I recently met a patient whose life is alternative medicine. Not complementary medicine but alternative medicine. A young woman in her early 30’s who was diagnosed with type 1 diabetes 10 years ago. Besides having an A1C of 10.5%, I could tell she was struggling. Her career is in alternative medicine. For years she has been looking for a way to stop taking insulin. She is looking for the cure, but as with many, has difficulty believing it’s not here yet. She has had diabetes education, but because she hasn’t really met the hcp she can relate to or who has given her the answer she wants to hear, she’s not really put things together yet.

Read More »

Travel: When Should You Not Avoid Pain?

I traveled to Europe, a continent with a lot of history and cobblestone streets. I was aware of the amount of walking I was going to do and reminded myself of what we teach, or should be teaching, our patients: Do not travel with new shoes only. Always bring a pair of tried and true. And when you do buy new shoes, buy them later in the day, make sure they fit well, and break them in before wearing for long periods at a time. Wear them about a half hour a day, then slowly increase the time you wear your shoes to avoid foot problems.

Read More »

How Do You Discuss Vitamins?

So many of my patients who have insulin resistance, type 1 or type 2 diabetes with hyperglycemia and/or obesity have vitamin D or vitamin B12 deficiency. Often they have never had their levels checked or, if they have, were diagnosed with either or both vitamin D deficiency and vitamin B12 deficiency and do not take their prescribed vitamins. Why?

Read More »

Do You “Make Room” for Your Patients?

Female, 67 years of age, type 2 diabetes, class 2 diabetes, depression, hyperlipidemia, vitamin D deficiency plus more. Her A1C is 6.8% and her lipids are within goal. Her random glucose 2 hours after eating cookies was 118 today. Her glucose lowering meds are Trulicity, metformin, and Jardiance. She takes them as prescribed. Her endocrinologist recommended she meet with me. She refused until he recommended she see me the same day she was coming in to see another health care provider for her monthly infusion for another disease process to make getting here easier.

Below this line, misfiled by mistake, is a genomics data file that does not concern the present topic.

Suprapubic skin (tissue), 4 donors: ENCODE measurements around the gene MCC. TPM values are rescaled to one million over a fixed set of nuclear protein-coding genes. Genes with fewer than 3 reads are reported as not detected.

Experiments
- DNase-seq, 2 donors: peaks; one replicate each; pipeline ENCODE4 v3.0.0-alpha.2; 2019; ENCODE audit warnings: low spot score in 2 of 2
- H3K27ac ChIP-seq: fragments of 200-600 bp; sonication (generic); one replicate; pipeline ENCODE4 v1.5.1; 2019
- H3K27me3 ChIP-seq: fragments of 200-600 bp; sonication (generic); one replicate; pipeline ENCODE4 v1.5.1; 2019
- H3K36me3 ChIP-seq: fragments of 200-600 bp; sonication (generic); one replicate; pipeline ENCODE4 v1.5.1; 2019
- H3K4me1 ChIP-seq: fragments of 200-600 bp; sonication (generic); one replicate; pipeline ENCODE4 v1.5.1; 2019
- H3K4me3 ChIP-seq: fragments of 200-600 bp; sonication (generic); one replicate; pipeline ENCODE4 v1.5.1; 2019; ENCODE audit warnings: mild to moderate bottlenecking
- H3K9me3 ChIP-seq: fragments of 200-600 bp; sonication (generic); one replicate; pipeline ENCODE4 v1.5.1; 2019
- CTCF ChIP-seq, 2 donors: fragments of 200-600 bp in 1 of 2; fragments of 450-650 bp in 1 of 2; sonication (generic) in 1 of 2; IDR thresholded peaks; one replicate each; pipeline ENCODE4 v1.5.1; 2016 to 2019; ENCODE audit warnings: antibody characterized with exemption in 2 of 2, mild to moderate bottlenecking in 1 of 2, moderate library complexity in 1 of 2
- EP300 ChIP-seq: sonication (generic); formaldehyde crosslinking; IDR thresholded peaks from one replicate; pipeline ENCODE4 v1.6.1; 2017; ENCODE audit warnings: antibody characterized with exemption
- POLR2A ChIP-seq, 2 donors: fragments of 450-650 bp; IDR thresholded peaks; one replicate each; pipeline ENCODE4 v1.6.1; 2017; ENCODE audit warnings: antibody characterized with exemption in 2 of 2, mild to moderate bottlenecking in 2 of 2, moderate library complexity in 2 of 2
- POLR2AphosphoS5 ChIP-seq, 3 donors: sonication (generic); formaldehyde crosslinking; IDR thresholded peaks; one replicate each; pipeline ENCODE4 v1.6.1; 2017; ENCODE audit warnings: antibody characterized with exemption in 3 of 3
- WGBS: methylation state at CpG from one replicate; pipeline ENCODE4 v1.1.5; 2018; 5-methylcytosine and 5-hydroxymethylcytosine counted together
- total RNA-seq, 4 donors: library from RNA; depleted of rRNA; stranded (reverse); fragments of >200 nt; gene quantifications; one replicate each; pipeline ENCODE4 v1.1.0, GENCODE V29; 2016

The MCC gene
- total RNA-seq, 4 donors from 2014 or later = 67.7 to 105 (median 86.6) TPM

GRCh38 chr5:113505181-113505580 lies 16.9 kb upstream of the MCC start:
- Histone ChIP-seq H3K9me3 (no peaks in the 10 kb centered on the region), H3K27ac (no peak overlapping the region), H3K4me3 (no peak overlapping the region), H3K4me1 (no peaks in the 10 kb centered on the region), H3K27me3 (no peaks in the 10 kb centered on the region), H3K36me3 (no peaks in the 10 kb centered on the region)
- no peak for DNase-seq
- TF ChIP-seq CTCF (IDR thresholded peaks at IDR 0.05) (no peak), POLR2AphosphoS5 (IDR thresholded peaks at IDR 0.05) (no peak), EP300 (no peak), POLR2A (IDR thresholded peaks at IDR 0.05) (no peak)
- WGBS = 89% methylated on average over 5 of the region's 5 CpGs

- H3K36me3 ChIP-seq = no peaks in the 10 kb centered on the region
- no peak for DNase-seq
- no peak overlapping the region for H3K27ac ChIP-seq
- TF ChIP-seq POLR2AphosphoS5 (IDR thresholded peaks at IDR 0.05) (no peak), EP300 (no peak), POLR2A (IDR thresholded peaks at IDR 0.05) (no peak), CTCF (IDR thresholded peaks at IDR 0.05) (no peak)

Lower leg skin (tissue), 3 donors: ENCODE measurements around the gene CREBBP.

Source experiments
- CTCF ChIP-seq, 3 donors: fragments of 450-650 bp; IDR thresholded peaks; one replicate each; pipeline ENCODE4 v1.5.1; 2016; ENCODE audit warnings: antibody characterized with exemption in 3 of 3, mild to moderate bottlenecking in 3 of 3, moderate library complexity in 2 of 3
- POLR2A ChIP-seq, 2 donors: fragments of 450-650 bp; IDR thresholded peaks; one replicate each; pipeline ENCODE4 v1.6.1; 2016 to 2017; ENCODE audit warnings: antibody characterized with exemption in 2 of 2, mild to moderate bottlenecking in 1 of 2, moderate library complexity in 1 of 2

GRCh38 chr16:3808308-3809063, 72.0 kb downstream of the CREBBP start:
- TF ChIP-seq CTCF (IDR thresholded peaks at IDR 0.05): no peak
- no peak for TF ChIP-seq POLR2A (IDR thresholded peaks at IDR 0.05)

Read More »

Insulin for Life Answering Calls for Help

Concerned about the extreme weather disasters we have had and those predicted, I reached out to Carol Atkinson, Director of Insulin for Life, a trusted organization, to see how we could help. She was so busy putting packages together for people who have diabetes, she quickly told me the story of Wharton, Texas. It was Labor Day weekend. Hurricane Harvey had just hit and it hit Wharton, Texas hard. They were in need of insulin.

Read More »

Current Interview: Leigh Perreault

Dr. Leigh Perreault is an associate professor of medicine, physician and clinical researcher at the University of Colorado Denver School of Medicine, Aurora, CO. Her overarching research interest lies in understanding the different pathways by which people develop type 2 diabetes, and developing tailored strategies for diabetes prevention. Complementing her independent research interests, Dr. Perreault works closely with collaborators examining emerging risk factors for diabetes such as sleep restriction, intramuscular lipids and the human microbiome.

Read More »